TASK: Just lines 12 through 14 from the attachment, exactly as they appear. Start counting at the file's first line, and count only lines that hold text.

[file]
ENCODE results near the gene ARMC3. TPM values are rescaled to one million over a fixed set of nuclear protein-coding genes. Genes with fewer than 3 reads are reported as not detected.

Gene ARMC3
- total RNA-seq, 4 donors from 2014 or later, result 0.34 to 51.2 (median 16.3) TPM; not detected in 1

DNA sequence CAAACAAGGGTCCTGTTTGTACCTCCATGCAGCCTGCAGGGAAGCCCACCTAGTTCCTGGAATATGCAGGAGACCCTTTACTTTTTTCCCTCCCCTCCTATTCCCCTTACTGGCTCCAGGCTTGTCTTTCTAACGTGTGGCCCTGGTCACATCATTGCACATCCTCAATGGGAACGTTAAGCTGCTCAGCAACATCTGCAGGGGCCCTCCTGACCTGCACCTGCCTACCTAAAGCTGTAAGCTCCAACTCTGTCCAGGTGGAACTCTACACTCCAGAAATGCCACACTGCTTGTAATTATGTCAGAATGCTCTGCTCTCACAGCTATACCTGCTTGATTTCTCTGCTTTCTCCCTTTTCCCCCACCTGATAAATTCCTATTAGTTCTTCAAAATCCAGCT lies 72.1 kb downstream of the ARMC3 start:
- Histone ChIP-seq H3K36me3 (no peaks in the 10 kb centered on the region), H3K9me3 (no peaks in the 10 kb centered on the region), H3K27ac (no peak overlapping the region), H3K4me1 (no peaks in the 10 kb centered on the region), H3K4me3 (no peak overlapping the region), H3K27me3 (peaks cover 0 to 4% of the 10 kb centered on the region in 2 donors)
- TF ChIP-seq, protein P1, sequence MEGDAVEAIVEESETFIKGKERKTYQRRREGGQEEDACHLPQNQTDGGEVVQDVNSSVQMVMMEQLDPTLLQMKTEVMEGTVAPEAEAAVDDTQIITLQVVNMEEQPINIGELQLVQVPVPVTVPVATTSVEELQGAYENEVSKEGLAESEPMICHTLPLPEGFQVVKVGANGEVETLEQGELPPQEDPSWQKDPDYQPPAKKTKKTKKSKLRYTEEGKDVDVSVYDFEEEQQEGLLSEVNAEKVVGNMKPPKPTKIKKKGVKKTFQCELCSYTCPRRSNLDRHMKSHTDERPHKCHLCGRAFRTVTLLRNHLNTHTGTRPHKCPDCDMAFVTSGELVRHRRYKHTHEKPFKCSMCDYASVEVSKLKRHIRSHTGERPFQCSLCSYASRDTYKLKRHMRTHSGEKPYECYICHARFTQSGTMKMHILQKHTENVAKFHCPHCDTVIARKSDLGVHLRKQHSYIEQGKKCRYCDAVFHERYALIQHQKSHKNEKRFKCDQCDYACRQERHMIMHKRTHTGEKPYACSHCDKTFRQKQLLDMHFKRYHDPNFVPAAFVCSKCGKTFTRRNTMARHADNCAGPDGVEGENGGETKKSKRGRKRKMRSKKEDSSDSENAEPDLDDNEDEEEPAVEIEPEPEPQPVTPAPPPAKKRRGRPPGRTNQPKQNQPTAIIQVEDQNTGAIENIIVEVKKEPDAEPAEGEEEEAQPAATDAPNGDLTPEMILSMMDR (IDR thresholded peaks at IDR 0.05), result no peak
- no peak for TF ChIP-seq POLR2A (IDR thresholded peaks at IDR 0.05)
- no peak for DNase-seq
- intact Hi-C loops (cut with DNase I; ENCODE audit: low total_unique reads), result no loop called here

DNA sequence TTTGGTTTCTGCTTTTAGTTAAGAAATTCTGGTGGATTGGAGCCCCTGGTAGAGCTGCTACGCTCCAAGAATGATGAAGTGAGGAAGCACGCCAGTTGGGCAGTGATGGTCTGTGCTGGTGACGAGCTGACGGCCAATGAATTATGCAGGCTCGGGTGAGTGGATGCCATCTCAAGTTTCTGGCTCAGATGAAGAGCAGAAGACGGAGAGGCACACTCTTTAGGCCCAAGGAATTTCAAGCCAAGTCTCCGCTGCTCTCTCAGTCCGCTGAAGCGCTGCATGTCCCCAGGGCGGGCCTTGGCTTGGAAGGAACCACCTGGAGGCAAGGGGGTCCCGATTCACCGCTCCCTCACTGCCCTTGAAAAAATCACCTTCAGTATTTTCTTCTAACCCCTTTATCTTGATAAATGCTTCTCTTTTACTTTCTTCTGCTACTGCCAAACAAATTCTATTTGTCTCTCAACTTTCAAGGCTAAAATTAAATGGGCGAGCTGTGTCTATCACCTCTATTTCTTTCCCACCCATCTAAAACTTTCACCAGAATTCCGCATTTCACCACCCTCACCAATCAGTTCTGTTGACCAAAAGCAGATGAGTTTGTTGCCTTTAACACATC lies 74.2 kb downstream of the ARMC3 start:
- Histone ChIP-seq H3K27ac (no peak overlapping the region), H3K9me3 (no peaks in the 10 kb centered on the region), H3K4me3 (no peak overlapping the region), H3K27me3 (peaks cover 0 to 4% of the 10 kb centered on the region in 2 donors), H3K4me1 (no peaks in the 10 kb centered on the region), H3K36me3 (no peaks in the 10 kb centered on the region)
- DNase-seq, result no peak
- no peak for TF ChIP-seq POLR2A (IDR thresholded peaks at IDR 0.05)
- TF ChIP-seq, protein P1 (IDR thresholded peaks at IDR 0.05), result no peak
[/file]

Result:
- DNase-seq, result no peak
- no peak for TF ChIP-seq POLR2A (IDR thresholded peaks at IDR 0.05)
- TF ChIP-seq, protein P1 (IDR thresholded peaks at IDR 0.05), result no peak